Cob is not mandatory, but works well on multiple levels. Good density for holding heat, makes for a good seal/barrier around the duct work to assure you don't get gasses venting into living space. Paul Wheaton has experimented with a gravel mass with a portable RMH. I built one last year where I used cob to seal joints and make the burn chamber and feed tube, then buried the duct work in sand, because sand I have in abundance, but clay I have to buy.
 
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Betty Lamb wrote:do all rocket mass heaters have to be covered in cob? (I'm not being a smart ass I just want to know what other materials would also work in case cob wasn't handy).



That depends on one's vision of the RMH. From a technical view, no. The mass could be other things besides cob. There are some that are made of all bricks (either high heat or common clay) and no metal parts or cob at all. Some people however, would feel a line has been crossed and the heater is now a masonry heater even though it uses the same principles in it's operation. Historically, The RMH has been a masonry heater that is made from found objects rather than bought materials so that one might have a very good masonry heater at a hundredth of the price of even an entry level masonry heater made of brick by a mason (about 10K CAD the last I heard). Personally, I would consider this a RMH:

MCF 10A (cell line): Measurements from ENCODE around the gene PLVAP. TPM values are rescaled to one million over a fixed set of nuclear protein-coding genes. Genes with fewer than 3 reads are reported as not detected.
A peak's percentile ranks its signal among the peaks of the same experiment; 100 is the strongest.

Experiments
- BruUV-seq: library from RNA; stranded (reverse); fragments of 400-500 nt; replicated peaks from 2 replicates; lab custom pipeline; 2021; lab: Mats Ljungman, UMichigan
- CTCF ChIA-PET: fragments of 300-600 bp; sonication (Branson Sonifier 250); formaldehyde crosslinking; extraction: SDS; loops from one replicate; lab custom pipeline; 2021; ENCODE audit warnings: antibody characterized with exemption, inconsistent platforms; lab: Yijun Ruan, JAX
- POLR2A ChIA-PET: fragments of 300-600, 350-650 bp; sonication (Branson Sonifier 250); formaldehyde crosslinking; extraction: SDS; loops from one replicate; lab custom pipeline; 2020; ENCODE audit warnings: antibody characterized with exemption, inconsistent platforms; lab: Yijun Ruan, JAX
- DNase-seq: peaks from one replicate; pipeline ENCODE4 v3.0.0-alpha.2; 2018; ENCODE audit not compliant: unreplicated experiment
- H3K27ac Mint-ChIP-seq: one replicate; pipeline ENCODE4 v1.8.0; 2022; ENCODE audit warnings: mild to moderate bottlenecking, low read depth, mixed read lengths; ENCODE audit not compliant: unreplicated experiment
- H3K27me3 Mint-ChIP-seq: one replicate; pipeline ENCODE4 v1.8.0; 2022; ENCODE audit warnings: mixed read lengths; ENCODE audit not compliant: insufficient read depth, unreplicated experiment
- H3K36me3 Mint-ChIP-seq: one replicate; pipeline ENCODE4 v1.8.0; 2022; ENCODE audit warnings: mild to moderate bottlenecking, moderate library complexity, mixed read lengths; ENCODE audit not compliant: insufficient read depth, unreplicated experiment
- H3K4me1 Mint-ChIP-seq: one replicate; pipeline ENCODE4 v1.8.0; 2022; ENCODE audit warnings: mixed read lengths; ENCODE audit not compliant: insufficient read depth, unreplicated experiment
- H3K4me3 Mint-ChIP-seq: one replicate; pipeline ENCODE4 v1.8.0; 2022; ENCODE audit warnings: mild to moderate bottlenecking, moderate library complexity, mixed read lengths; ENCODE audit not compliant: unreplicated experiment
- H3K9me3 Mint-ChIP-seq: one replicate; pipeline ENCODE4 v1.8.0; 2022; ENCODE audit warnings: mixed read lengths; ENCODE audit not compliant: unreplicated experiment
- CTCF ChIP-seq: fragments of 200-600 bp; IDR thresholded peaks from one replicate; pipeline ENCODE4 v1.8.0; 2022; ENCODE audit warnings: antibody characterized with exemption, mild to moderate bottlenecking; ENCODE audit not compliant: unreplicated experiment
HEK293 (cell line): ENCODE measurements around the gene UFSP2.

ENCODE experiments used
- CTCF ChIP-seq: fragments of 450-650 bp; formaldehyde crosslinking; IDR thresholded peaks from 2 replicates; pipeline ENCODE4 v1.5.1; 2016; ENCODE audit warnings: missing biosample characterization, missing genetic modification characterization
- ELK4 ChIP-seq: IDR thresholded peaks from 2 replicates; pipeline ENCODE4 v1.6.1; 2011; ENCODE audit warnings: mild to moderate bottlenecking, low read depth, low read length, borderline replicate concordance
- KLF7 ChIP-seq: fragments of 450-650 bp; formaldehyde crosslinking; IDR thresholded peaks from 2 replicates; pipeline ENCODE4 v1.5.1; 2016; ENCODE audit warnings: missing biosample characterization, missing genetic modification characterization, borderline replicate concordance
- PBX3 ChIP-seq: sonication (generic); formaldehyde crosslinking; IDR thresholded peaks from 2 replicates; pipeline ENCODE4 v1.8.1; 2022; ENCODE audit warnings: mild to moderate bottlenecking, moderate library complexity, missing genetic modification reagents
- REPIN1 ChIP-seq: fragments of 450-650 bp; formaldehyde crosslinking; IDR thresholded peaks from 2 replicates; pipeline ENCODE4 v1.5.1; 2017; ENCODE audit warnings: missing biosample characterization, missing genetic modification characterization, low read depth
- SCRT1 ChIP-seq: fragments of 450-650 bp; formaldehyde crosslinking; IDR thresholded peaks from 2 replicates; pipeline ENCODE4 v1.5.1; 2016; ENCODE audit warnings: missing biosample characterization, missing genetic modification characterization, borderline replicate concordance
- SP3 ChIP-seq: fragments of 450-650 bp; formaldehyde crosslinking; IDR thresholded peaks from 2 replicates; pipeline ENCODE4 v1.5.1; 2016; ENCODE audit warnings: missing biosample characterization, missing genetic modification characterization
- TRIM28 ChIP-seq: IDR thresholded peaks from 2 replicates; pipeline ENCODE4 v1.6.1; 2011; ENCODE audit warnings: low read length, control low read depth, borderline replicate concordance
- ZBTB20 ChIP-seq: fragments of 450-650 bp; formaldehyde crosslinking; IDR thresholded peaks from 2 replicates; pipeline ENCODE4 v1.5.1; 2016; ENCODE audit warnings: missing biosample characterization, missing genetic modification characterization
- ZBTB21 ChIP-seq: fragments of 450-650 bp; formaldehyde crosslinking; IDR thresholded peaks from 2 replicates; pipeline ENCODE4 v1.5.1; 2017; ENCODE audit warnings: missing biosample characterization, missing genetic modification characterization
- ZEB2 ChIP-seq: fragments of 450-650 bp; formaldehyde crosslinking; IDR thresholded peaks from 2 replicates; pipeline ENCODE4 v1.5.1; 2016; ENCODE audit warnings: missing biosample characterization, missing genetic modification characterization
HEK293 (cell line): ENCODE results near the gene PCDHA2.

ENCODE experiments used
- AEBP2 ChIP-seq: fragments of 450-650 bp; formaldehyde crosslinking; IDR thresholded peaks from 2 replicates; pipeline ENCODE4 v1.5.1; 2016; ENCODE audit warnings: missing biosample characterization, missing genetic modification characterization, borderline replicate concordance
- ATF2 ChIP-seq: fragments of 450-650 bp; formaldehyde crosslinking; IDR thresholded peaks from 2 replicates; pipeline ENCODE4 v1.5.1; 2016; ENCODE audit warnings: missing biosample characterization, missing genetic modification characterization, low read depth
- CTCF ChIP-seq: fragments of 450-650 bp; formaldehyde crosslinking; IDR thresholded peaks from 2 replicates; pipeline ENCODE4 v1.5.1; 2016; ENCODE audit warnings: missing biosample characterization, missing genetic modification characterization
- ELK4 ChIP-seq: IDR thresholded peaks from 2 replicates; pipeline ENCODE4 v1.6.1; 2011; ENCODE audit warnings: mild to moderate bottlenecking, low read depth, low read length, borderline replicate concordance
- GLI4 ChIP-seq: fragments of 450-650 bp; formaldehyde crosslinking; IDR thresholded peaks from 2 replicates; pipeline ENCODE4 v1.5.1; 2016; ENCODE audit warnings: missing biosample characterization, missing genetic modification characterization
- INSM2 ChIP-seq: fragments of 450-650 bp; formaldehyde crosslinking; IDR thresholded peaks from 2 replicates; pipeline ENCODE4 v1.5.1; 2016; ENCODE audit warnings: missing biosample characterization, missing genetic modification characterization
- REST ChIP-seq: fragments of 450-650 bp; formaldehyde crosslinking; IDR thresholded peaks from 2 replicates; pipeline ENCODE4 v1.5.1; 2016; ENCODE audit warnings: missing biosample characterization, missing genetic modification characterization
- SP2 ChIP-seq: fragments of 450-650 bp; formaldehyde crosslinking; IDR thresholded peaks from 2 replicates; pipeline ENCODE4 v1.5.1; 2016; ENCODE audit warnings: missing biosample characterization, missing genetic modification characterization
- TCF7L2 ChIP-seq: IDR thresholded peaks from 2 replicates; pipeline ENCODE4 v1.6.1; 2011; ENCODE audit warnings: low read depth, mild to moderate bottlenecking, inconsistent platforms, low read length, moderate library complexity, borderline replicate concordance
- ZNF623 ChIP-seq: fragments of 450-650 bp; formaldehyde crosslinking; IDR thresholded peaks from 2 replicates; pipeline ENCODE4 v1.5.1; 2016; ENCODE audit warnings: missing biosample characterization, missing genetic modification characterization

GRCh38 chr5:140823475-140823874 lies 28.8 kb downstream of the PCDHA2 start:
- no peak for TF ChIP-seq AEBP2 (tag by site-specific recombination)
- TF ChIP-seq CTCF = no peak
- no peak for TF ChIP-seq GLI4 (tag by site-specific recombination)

Most would call it a contraflow masonry heater, but the riser is much smaller (and squarer) than the normal contraflow. Yes that is a high mass bench off to the left. Here is the build process:

Building the gymse

It shows the riser size and also the designer experimenting with running the flue down hill to exhaust.